Did you know heroin usage in the state of Wisconsin has risen in nearly every county over the last three years? The Wisconsin Department of Justice reported that in 2012 alone, there were 199 reported heroin-related deaths compared to just 29 deaths reported from 2000-2007. Heroin is not just an issue among adults — it is affecting U.S. teenagers. Specifically, the number of Wisconsin teens ages 12-17 who have tried heroin is up 300 percent since 1995, according to the Wisconsin Department of Justice.
With statistics on the rise, the Wisconsin Department of Justice launched a campaign in the fall of 2013, titled The Fly Effect, to help raise awareness of the effects of heroin throughout the state. Globe University-Appleton medical assistant student Melanie Rueth recently helped bring awareness to our campus.
Melanie and Academic Coordinator Brianna Williamson presented a heroin prevention presentation (provided by The Fly Effect) to a group of 50 students and faculty. The presentation included information about what heroin is, what it looks like, and misconceptions that exist around its use. For example, it’s a common misconception that heroin-related deaths occur after long periods of use, but in reality, a person can die after their first ingestion of heroin.
Melanie shared her own story about the unfortunate loss of her 17-year-old daughter, Alexis, to a heroin overdose in 2012. Melanie described Alexis as a first-time heroin user who ingested a lethal dose of heroin by snorting the drug. Realizing the negative impact heroin is having on our society, Melanie found it important to educate others by sharing her experience. Her story created a flood of emotions from many of the students and staff that attended the presentation, and she was applauded for her strength and willingness to share her story. Melanie’s daughter, Mackenzie, also attended the event and supported her mom in spreading awareness about the loss of her sister.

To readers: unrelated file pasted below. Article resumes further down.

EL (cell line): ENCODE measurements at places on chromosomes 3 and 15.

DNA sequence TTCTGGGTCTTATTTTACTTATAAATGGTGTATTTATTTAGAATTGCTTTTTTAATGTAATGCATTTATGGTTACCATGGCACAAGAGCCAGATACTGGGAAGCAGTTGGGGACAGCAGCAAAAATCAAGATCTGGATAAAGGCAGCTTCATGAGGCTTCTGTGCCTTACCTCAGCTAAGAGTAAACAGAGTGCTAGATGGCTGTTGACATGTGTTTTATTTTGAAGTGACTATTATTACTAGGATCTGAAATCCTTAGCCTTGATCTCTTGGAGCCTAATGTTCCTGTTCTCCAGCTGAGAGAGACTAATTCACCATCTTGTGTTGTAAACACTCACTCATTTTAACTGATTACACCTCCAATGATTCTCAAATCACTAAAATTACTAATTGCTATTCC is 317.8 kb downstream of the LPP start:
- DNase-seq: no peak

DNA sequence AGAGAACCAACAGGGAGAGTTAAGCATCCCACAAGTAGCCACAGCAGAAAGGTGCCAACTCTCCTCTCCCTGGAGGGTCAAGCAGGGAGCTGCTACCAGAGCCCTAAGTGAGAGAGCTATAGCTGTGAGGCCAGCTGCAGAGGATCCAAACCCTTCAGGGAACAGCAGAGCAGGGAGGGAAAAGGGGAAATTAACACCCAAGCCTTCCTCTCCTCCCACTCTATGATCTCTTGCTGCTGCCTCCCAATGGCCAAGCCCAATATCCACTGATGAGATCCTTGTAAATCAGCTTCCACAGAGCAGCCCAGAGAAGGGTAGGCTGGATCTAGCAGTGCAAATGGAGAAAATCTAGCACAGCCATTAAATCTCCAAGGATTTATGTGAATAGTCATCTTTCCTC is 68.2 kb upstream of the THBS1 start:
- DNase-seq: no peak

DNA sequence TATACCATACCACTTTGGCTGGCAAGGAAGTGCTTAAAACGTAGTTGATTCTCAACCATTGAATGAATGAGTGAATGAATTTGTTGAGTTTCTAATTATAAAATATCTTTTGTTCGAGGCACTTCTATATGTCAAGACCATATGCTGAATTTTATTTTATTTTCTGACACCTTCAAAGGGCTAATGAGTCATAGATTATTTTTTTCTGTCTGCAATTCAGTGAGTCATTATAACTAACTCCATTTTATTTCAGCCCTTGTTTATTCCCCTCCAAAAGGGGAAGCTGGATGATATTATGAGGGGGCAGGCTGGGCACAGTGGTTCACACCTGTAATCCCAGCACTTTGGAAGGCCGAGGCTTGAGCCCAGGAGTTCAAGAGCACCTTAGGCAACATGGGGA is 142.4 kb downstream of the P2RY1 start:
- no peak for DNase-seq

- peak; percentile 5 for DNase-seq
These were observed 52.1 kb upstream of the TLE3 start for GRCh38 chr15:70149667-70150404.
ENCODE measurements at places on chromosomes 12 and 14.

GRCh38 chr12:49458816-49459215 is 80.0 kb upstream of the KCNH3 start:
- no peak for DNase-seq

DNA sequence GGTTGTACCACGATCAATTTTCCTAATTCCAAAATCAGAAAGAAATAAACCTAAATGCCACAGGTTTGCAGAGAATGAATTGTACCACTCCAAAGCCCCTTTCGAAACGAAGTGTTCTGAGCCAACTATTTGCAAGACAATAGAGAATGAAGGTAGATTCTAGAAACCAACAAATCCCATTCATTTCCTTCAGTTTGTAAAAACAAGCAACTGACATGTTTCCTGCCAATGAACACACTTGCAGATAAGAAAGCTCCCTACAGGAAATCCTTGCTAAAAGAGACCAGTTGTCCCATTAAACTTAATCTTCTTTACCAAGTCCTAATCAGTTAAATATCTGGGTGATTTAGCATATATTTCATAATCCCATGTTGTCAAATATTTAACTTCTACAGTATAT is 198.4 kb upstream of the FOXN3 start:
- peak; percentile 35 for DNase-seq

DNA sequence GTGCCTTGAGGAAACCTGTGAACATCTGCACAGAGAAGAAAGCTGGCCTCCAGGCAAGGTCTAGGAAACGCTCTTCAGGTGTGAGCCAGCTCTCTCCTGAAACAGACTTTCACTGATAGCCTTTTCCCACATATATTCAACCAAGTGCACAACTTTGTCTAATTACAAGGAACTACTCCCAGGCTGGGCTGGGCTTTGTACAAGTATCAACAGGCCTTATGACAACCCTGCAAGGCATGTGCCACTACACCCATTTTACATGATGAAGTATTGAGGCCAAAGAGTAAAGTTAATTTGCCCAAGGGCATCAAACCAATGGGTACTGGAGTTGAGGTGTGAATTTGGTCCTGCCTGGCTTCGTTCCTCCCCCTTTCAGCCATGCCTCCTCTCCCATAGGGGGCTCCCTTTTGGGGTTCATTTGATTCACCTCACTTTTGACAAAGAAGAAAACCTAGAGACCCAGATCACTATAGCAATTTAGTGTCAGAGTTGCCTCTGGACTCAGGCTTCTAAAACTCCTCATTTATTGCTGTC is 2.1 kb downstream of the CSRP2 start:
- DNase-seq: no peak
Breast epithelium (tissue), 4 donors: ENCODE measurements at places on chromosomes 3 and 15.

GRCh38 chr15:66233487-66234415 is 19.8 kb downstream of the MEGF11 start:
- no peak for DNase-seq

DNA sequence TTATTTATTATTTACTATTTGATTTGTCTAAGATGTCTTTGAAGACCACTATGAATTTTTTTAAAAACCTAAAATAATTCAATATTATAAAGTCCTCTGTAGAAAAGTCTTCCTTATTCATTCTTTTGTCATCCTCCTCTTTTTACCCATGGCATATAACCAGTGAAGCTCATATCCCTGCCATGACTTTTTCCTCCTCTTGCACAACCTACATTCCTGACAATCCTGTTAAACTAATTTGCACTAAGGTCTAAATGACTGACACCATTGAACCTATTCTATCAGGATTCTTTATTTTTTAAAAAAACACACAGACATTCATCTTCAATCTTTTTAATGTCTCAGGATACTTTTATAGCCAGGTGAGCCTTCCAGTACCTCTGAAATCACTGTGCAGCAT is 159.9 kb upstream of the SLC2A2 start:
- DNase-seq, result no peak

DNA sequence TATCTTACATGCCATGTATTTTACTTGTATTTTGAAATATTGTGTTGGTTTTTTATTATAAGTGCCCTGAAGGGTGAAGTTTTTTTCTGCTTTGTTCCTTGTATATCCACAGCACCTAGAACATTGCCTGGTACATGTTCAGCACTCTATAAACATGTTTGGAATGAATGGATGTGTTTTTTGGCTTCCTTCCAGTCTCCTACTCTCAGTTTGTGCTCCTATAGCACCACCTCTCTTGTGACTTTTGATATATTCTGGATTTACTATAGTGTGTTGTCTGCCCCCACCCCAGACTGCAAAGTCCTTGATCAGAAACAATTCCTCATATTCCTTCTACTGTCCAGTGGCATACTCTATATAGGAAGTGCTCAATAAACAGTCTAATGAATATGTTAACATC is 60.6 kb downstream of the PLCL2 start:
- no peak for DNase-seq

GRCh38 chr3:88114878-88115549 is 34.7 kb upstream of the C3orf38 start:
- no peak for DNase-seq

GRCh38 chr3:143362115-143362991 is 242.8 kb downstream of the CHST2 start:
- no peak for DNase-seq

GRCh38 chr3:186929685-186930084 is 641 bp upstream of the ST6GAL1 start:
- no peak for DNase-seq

The Fly Effect campaign is taking a variety of approaches to raise awareness across the state, including posters that are available for print. One of their posters includes a disturbing statistic stating, “One on Monday. Two by Wednesday. Three by Friday. Four on Sunday. Somebody dies of a heroin overdose every 44 hours in Wisconsin.”
Although there are reported statistics, the Wisconsin Heroin Assessment explained that there is no statewide standard for tracking heroin deaths and therefore only death certificates specifically listing heroin abuse as the cause of death can be counted. Although the numbers reported may not include all heroin-related deaths, the Wisconsin Heroin Assessment reported that heroin-related deaths have nearly tripled from 2008 to 2012. The increased use and fatalities calls for an increased awareness in our communities. It is important that both adults and youth understand that using heroin just once can lead to death.
Written by Brianna Williamson, academic coordinator